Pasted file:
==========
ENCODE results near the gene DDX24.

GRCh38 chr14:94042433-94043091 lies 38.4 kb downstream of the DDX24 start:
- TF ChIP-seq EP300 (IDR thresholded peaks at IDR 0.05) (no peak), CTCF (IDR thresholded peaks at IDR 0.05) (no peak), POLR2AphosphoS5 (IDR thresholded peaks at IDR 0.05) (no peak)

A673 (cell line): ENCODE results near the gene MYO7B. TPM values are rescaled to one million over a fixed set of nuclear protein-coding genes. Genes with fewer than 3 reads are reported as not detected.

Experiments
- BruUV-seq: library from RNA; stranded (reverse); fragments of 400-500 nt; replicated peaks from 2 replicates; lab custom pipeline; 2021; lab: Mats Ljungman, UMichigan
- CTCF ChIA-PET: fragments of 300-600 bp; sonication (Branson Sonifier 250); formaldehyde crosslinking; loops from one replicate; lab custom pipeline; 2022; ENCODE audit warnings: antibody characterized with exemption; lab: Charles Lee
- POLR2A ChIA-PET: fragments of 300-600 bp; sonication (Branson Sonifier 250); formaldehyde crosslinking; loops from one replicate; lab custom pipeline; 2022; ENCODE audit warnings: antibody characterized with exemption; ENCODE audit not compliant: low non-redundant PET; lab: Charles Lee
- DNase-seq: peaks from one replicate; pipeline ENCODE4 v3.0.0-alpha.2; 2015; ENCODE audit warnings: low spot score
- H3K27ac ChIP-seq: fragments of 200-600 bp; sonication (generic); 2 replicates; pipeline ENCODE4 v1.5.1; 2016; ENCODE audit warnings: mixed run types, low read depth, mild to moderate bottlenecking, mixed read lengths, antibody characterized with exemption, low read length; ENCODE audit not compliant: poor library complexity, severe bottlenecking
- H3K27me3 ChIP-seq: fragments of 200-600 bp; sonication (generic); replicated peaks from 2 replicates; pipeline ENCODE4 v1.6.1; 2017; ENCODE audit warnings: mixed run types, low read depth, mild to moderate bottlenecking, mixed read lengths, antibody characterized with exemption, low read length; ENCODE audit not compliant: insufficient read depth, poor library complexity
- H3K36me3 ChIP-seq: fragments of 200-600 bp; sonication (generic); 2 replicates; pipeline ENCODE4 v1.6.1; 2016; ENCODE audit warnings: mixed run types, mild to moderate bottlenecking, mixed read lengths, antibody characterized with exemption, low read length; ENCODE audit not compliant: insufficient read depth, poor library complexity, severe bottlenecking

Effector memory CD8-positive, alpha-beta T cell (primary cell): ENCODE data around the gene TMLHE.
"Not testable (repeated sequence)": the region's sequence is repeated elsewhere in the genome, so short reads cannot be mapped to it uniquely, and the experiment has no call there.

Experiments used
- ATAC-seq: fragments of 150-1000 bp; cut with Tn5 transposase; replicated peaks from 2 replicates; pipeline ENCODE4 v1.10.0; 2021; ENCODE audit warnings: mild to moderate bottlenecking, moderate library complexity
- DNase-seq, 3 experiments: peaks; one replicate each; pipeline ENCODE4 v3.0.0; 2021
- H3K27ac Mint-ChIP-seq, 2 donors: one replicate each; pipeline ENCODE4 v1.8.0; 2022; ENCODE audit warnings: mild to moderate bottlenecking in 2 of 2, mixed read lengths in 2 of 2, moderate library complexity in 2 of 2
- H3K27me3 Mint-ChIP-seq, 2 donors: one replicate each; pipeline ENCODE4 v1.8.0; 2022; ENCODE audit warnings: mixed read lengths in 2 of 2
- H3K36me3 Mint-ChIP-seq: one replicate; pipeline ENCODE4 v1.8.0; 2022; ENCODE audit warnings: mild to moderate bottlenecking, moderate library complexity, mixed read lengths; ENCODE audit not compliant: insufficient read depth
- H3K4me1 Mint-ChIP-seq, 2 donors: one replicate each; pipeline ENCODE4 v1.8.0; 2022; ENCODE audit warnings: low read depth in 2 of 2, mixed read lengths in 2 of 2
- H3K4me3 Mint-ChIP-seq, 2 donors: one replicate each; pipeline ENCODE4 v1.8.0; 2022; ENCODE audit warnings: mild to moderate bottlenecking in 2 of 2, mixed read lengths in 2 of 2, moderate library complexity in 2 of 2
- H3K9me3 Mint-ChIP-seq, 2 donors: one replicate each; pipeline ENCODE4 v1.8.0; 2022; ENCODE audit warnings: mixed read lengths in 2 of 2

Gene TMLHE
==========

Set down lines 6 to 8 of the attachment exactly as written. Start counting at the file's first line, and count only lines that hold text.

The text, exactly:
- BruUV-seq: library from RNA; stranded (reverse); fragments of 400-500 nt; replicated peaks from 2 replicates; lab custom pipeline; 2021; lab: Mats Ljungman, UMichigan
- CTCF ChIA-PET: fragments of 300-600 bp; sonication (Branson Sonifier 250); formaldehyde crosslinking; loops from one replicate; lab custom pipeline; 2022; ENCODE audit warnings: antibody characterized with exemption; lab: Charles Lee
- POLR2A ChIA-PET: fragments of 300-600 bp; sonication (Branson Sonifier 250); formaldehyde crosslinking; loops from one replicate; lab custom pipeline; 2022; ENCODE audit warnings: antibody characterized with exemption; ENCODE audit not compliant: low non-redundant PET; lab: Charles Lee